A Los Angeles judge has handed the Big Three networks an early Christmas present by snapping Hollywood’s lock on the TV production and syndication business.
The historic ruling from federal Judge Manuel Real lifts 15-year-old fin-syn-related antitrust consent decrees that barred the webs from participating in the domestic syndication business or taking a financial stake in non-network shows.
Real’s decision means the watered-down FCC fin-syn rules adopted in April are now the only barrier preventing the networks’ unfettered entry into TV program ownership and syndication.
Those regs allow the webs to obtain a financial interest in all of their programs. Networks may also acquire domestic and foreign syndication rights to those programs; however, for the next two years, programs sold into the domestic syndication market must be brokered off through an unaffiliated third party.
The syndication restriction may limit immediate prospects for the long-rumored network-studio merger, since it’s unlikely a studio such as the Walt Disney Co. would be willing to shed its syndie arm just to join forces with a network.
CBS lobbyist Marty Franks hailed Real’s decision, saying, “We’re glad to have it.” However, Franks said the FCC syndication restraints, designed to stay in place for another two years, mean the networks are “not free yet.”
The L.A. decision was issued last Monday, but parties to the case were not notified until late Friday. Real’s ruling represents a setback for Hollywood, whose backers are battling desperately to preserve the community’s grip on the $ 5 billion TV syndication business.
At issue were U.S. Dept. of Justice lawsuits filed against ABC, CBS and NBC in the late 1970s accusing the webs of anti-competitive acts to drive independent producers out of busi-ness. The networks settled the suits by signing consent decrees in which they agreed to abide by rules then enforced by the Federal Communications Commission that limited network participation in the TV biz.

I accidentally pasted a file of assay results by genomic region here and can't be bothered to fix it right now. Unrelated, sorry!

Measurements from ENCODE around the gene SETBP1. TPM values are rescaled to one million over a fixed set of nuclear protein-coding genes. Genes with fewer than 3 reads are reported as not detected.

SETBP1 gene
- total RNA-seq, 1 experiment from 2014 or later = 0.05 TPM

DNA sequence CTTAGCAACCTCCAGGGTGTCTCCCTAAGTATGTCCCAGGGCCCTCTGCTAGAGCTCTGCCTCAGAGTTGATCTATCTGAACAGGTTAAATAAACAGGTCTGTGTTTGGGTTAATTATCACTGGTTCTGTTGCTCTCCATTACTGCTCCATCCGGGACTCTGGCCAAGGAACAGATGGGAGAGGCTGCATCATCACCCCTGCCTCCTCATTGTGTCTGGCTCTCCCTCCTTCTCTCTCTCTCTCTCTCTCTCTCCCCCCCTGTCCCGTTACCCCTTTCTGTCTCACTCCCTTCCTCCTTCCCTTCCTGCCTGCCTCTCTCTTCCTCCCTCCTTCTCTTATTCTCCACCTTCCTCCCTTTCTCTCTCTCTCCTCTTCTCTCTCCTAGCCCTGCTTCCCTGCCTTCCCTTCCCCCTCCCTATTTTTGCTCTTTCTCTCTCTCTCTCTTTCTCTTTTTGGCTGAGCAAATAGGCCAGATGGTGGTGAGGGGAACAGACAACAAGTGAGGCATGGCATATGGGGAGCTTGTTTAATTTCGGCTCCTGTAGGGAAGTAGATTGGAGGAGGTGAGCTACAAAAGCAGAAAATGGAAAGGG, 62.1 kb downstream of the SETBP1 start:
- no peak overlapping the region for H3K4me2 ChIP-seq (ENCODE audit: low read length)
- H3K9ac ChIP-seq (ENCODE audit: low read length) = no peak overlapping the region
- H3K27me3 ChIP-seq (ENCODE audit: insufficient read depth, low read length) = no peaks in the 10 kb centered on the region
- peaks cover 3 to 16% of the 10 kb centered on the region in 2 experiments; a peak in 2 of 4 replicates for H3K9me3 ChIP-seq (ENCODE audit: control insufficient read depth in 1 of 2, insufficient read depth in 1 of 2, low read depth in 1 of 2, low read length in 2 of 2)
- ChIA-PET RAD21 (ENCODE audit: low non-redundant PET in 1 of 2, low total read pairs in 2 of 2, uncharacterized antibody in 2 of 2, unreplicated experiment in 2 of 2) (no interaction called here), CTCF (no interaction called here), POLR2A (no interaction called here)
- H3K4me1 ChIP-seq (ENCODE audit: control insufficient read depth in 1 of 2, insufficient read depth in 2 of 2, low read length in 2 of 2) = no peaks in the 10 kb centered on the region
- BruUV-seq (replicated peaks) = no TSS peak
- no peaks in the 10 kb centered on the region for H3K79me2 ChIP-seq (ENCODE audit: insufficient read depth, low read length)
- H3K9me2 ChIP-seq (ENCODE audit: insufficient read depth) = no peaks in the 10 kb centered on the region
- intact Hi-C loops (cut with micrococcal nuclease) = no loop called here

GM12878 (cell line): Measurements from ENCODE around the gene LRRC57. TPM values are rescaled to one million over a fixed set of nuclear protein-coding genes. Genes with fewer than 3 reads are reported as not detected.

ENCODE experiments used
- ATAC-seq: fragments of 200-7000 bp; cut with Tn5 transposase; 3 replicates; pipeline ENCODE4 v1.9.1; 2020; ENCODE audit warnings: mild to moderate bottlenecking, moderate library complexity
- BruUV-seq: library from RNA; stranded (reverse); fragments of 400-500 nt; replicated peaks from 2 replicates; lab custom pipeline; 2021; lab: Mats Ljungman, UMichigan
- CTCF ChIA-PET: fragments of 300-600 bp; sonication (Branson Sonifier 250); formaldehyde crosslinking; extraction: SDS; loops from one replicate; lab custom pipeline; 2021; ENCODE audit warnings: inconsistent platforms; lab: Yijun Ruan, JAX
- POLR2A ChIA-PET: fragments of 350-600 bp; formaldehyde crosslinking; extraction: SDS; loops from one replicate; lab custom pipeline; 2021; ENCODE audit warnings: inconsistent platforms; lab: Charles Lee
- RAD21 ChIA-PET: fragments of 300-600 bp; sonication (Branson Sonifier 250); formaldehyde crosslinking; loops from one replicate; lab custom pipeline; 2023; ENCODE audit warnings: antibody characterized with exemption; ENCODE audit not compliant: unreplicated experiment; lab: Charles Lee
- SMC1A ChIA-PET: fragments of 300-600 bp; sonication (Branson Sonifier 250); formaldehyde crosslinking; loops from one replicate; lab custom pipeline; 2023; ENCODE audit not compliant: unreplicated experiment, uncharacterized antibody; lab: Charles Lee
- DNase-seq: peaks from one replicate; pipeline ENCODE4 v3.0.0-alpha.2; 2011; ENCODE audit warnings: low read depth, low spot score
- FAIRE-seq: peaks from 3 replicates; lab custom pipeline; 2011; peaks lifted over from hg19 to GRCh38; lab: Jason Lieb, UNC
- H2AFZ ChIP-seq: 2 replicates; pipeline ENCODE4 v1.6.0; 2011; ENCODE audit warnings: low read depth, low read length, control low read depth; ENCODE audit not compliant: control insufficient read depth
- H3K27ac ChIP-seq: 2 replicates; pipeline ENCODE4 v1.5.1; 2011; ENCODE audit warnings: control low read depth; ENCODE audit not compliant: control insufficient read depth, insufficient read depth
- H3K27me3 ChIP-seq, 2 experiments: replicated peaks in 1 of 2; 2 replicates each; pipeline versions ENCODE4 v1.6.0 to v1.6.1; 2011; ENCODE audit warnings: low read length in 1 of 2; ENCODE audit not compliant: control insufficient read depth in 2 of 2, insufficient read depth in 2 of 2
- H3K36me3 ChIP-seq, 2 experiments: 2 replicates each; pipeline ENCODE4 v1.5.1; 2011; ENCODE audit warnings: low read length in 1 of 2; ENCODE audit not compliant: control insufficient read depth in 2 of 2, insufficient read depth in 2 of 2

The FCC has revised its fin-syn regs twice since 1991, most recently in April , when the agency settled on outright elimination of the rules two years after the L.A. consent decrees were removed.
Real’s rationale for overturning the decrees centered on the competitive nature of today’s TV market. He wrote, “Even if a network controlled all of the syndication of its network programming — an assumption not at all that clear in light of the entry of the Fox network and the increase in cable television, the increased competition of independent TV stations and tremendous source of program production — it appears that not a single network would control a sufficient share of the market to exercise monopoly power.”
Further, Real wrote he was not about to “unfairly penalize NBC, ABC and CBS in financing and syndication of off-network programming” given the entry into the market of the Fox weblet, the “substantial rise” in program producers, the explosion in cable TV and the impact of the videocassette recorder.
The ruling by the judge, who had taken the matter under advisement after a brief Oct. 18 hearing, was issued so late on Friday that few on either side had the opportunity to see it. Of those who did, network personnel were clearly pleased by the outcome.
NBC general counsel Rick Cotton said the decision “completely vindicates what we’ve been saying for years about the changes taking place in the TV marketplace.”
Diane Killory, a lawyer with Hollywood’s Coalition to Preserve the Financial Interest and Syndication Rules, claimed Real’s decision is “obviously bad news, not only for producers but for TV diversity in general. We object not only to the decision, but also to the fact that we never had our day in court. They didn’t want to hear opposing viewpoints.”
Real refused to allow Hollywood or the state of California to present arguments in favor of retaining the consent decrees. Thus, fin-syn backers will be prevented from appealing the decision since they weren’t parties to the case.
Though Killory said, “You haven’t heard the last from us,” it appears that Hollywood’s legal options are severely limited.
Whether the FCC’s April fin-syn rules withstand court scrutiny remains to be seen. Both Hollywood and the networks are challenging the regs in Chicago’s U.S. 7th Circuit Court of Appeals, where Judge Richard Posner and two other jurists will decide sometime next year whether the FCC rules are justified.
It was Posner who in 1991 tossed out an earlier set of revised FCC fin-syn rules on grounds they were “unreasoned and unreasonable.”